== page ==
Sierras, photographer Brian Vance utilized the Veracruz to get him and five friends to the trailhead. "We piled six people into the Hyundai, plus a half-dozen hiking backpacks and a big load of groceries. It was tight, to say the least, but everything fit. We had two people in the front row, three in the middle, and one in the third row, with the right side of the third row folded flat. We slid the left side of the middle row up a bit (it sits on adjustable tracks) to give the third-row passenger a bit more breathing room."
With the Hyundai loaded to the ceiling, Vance notes its performance barely faltered, thanks to the refined and robust powertrain. "Perhaps what's most impressive about the biggest Hyundai sport/ute ever offered in the U.S. is the smooth and polished transmission. This six-speed might be the best automatic in the class, and even at wide-open throttle it transitions up or down to the next gear with almost no noticeable upset to the chassis. Paired with the 3.8-liter V-6, the Veracruz hauled our full load up the steep, long grade north of Bishop, California, at a steady 85 mph, with plenty of power to spare."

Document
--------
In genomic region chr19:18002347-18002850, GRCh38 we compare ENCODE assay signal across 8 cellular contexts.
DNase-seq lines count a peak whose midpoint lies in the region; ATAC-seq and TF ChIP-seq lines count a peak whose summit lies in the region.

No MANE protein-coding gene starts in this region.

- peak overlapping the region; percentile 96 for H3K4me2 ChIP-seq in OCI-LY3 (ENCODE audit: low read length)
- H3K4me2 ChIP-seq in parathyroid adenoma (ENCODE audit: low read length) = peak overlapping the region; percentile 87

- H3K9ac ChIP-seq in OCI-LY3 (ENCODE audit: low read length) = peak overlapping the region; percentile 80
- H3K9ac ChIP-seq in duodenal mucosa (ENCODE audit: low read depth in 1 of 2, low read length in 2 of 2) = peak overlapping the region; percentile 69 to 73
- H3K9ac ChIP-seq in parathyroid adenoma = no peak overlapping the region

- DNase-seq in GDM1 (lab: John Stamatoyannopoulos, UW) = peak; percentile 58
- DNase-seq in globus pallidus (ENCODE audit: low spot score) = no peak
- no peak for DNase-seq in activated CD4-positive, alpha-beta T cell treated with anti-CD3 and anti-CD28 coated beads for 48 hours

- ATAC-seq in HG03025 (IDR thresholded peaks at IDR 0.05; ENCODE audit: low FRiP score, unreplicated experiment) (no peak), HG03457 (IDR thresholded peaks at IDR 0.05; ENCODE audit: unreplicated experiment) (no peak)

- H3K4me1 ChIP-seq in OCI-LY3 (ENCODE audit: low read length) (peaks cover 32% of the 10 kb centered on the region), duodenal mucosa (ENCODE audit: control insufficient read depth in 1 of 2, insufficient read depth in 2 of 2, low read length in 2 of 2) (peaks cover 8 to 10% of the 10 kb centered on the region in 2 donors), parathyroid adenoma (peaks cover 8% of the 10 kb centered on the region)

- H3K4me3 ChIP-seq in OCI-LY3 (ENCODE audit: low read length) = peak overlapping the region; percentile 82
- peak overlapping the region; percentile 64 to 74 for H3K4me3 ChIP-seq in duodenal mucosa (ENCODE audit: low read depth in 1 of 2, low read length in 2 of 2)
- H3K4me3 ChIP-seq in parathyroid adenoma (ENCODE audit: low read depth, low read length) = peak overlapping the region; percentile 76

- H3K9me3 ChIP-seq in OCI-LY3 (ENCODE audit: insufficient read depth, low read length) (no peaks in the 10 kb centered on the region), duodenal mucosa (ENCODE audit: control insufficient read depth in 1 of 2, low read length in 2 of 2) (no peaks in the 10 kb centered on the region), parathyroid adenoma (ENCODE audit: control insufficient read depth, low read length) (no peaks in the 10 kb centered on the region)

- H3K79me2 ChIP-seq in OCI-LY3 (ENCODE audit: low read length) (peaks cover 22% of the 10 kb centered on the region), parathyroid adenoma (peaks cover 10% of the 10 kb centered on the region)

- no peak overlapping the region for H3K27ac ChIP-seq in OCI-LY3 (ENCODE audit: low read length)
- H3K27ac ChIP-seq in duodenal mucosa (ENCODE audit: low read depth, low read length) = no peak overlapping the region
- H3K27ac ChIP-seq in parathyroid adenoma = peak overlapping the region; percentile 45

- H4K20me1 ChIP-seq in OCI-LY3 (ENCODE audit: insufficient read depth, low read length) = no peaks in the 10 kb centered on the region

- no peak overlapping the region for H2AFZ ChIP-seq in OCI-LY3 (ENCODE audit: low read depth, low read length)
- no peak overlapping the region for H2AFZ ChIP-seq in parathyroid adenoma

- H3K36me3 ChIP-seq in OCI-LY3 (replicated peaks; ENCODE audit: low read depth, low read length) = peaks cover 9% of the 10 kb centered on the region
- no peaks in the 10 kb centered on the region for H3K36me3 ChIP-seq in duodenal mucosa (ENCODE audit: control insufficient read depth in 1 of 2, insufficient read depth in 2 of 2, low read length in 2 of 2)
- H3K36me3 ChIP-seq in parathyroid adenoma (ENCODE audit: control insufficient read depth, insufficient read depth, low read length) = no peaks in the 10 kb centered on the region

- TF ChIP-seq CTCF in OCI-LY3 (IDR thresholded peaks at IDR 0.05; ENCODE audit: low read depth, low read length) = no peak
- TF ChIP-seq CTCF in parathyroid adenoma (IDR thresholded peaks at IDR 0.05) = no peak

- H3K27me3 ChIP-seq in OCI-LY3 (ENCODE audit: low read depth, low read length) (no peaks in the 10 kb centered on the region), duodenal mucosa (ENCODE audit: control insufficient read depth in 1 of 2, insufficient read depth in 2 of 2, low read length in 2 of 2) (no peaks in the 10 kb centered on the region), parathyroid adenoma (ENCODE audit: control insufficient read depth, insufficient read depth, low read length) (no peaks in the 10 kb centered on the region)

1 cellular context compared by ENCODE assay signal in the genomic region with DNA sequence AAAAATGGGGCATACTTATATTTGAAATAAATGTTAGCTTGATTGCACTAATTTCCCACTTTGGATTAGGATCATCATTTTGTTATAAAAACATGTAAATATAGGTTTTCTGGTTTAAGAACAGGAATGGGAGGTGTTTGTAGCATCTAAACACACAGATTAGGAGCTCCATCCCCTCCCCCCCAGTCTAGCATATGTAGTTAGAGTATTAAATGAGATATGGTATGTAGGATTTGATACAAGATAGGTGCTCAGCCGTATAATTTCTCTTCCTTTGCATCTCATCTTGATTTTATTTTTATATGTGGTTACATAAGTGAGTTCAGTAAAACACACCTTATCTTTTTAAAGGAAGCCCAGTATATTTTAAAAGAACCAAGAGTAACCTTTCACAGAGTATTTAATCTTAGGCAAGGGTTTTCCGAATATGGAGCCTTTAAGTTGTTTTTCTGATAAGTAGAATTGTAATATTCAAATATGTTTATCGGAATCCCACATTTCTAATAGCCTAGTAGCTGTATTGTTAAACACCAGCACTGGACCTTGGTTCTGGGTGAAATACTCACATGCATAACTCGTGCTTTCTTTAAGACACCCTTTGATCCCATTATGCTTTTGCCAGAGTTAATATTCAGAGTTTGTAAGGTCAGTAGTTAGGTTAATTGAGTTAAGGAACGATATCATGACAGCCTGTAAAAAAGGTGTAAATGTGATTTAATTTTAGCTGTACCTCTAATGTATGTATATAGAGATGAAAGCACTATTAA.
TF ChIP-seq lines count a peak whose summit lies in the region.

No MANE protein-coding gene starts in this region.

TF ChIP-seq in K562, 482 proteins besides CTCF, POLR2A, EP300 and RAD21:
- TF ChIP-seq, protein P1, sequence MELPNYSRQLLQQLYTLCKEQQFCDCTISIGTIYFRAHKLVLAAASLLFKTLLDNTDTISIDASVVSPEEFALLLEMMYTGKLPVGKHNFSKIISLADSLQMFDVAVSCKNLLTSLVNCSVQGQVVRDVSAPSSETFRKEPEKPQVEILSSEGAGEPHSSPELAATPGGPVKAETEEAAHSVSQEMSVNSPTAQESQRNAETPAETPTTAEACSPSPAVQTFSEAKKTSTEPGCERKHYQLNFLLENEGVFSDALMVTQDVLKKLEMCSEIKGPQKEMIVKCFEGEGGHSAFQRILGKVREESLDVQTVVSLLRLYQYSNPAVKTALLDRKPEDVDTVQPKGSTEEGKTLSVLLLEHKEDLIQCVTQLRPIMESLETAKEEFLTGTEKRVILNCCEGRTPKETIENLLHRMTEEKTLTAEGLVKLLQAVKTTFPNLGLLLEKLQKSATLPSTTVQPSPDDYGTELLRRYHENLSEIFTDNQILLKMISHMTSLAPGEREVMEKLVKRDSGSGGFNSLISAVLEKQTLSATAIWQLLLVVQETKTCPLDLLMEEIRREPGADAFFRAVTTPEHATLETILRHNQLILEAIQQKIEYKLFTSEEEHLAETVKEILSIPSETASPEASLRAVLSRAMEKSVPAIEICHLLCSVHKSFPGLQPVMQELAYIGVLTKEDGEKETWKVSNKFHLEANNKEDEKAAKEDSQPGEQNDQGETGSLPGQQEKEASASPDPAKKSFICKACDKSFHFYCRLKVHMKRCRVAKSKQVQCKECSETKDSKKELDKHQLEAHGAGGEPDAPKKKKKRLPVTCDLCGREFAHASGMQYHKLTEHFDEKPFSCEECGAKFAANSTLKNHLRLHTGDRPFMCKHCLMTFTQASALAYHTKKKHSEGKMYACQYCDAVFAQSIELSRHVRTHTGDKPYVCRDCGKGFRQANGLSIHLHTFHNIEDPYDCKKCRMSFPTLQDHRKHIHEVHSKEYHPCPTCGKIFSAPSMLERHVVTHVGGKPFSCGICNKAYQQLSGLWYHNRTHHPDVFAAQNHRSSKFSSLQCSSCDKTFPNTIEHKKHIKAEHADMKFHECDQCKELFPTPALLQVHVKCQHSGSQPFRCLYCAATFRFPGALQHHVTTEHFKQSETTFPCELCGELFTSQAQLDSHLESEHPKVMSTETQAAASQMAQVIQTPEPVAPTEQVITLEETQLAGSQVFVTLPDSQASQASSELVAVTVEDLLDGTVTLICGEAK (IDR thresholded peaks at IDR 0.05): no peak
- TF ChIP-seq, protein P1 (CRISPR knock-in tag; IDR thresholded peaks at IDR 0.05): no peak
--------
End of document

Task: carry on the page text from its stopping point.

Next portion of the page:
And while Vance also appreciates the Hyundai's perfectly sized tray located below the navigation screen-"It's ideal for holding my iPhone and iPod side-by-side"-he doesn't care for a few other interior details: "The blue, backlit buttons on the center stack are hard to see because of the hue of blue that's used. The biggest knob on the whole center stack is for HVAC fan control. The knob would be better used as the stereo volume control. There is no aux input for MP3 players .The nav screen is really bright at night, even at its dimmest setting. And the power-operated tailgate is really slow, maybe the slowest in class."
|2008 Hyundai Veracruz |
| Months/miles in service || 9/14,773 |
| Avg econ/CO2 || 16.0 mpg/1.21 lb/mi |
| Unresolved problems || None |
| Maintenance cost || $110.99 (oil change/inspection/rotate tires) |